On Nov. 15, Carolyn Vanderlip briefed the Council of General Synod about the aims of its new Canadian Anglican Partnership Program, of which she was appointed director in May.
“We have a network of diocesan reps, youth council and youth ambassadors, and parish representatives, and what we want to look at is how can we better support this amazing network that we have, to take action where they are, in their own context, in their own communities and around the world,” said Vanderlip.
For example, she said, Primate’s World Relief and Development Fund (PWRDF) brought together diocesan representatives from 25 out of 30 dioceses, along with Geraldine Labradores, a PWRDF partner from the Philippines, in Peterborough, Ont., for three days of learning in October about the work of PWRDF. On a visit to a farm to learn about local food security issues, they met migrant workers from Mexico. “We were equipping folks with information and stories about PWRDF to take back to their own networks, their parishes, their dioceses and to share,” she said.
Six new PWRDF representatives have been appointed in the dioceses of Western Newfoundland, Qu’Appelle, Edmonton, Moosonee, Montreal and British Columbia.
Vanderlip also highlighted the next phase of PWRDF’s three-year “Fred Says” food security campaign, noting that the four new slogans are tied to PWRDF items in the General Synod “Gifts for Mission” guide that allows people to support specifiic General Synod ministries. “Rice is Nice” points to an opportunity to fund a rice mill in the Philippines that pays farmers more for their rice and charges less for milling it. “Kids Rock” is tied to an opportunity to provide a dairy goat for single mothers living with HIV/AIDS. “It’s easy being green” refers to Tamil refugees who cultivate a nutritious algae called spirulina and the cost of outfitting one tank. And “Veg Out” connects with a project that provides farmers in Tanzania with seeds and training.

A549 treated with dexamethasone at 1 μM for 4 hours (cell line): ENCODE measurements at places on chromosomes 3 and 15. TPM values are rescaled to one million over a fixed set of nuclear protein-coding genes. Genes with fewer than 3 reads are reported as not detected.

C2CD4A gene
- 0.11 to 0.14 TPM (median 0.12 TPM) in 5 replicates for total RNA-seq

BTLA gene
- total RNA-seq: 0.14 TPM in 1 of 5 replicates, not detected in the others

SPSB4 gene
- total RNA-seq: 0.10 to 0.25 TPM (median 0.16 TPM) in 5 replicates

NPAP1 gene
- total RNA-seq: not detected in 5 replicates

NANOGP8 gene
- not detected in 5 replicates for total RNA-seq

She mentioned that PWRDF’s trial run as a partner in the national fundraiser Ride for Refuge was a success. With 10 teams from coast to coast, 40 riders and 383 donors, participation helped raise more than $18,000. “For our first year, it was an amazing event,” she said, adding that proceeds, which will be matched four times by the Canadian government, will support the Canadian Food Grains Bank project in South Sudan. Ride for Refuge is an annual continent-wide, non-competitive bike-a-thon that partners with more than 175 charities to raise funds for “the displaced, vulnerable and exploited.”
Vanderlip also highlighted two new resources produced by PWRDF. “Hunger is not a game” is a resource for youth, based on the Hunger Games movies. “Sharing Bread” was developed at the Sorrento Centre in B.C. and includes interactive modules and activities. It can include visiting a local farm or creating a meal with food produced within 100 miles, Vanderlip said.
Simon Chambers, communications co-ordinator, also updated the council on PWDRF’s work in the Philippines, helping people there to rebuild their lives and livelihoods in the aftermath of Typhoon Haiyan, the most powerful tropical cyclone ever to hit land. PWRDF raised more than $800,000 in relief funds, much of which was matched by the Canadian government. (See related story)